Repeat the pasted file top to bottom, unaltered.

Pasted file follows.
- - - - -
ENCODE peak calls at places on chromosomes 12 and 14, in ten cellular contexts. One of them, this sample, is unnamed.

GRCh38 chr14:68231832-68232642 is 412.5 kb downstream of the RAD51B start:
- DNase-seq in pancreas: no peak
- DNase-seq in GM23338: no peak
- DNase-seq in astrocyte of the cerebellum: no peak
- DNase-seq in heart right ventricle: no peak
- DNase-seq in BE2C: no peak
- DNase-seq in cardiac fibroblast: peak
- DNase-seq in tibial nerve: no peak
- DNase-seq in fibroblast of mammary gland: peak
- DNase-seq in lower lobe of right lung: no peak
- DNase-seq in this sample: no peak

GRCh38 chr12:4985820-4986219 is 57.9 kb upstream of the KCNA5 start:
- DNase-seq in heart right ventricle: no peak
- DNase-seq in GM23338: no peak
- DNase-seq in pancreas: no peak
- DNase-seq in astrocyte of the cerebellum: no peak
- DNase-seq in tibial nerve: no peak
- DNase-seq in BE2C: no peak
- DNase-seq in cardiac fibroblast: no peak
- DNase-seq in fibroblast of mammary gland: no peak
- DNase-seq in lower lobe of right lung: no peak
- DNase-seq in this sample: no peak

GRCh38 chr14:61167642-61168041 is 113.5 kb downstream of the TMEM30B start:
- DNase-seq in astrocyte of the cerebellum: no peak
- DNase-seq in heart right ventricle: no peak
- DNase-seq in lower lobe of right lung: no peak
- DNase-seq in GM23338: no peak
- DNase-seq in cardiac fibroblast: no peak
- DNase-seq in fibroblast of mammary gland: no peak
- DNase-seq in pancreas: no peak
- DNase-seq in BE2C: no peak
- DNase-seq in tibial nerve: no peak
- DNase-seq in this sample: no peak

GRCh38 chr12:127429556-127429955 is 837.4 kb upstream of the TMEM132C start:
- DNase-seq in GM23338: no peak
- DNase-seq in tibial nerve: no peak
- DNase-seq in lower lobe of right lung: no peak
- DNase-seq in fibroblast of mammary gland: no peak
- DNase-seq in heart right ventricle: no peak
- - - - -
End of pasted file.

ENCODE peak calls at places on chromosomes 12 and 14, in ten cellular contexts. One of them, this sample, is unnamed.

GRCh38 chr14:68231832-68232642 is 412.5 kb downstream of the RAD51B start:
- DNase-seq in pancreas: no peak
- DNase-seq in GM23338: no peak
- DNase-seq in astrocyte of the cerebellum: no peak
- DNase-seq in heart right ventricle: no peak
- DNase-seq in BE2C: no peak
- DNase-seq in cardiac fibroblast: peak
- DNase-seq in tibial nerve: no peak
- DNase-seq in fibroblast of mammary gland: peak
- DNase-seq in lower lobe of right lung: no peak
- DNase-seq in this sample: no peak

GRCh38 chr12:4985820-4986219 is 57.9 kb upstream of the KCNA5 start:
- DNase-seq in heart right ventricle: no peak
- DNase-seq in GM23338: no peak
- DNase-seq in pancreas: no peak
- DNase-seq in astrocyte of the cerebellum: no peak
- DNase-seq in tibial nerve: no peak
- DNase-seq in BE2C: no peak
- DNase-seq in cardiac fibroblast: no peak
- DNase-seq in fibroblast of mammary gland: no peak
- DNase-seq in lower lobe of right lung: no peak
- DNase-seq in this sample: no peak

GRCh38 chr14:61167642-61168041 is 113.5 kb downstream of the TMEM30B start:
- DNase-seq in astrocyte of the cerebellum: no peak
- DNase-seq in heart right ventricle: no peak
- DNase-seq in lower lobe of right lung: no peak
- DNase-seq in GM23338: no peak
- DNase-seq in cardiac fibroblast: no peak
- DNase-seq in fibroblast of mammary gland: no peak
- DNase-seq in pancreas: no peak
- DNase-seq in BE2C: no peak
- DNase-seq in tibial nerve: no peak
- DNase-seq in this sample: no peak

GRCh38 chr12:127429556-127429955 is 837.4 kb upstream of the TMEM132C start:
- DNase-seq in GM23338: no peak
- DNase-seq in tibial nerve: no peak
- DNase-seq in lower lobe of right lung: no peak
- DNase-seq in fibroblast of mammary gland: no peak
- DNase-seq in heart right ventricle: no peak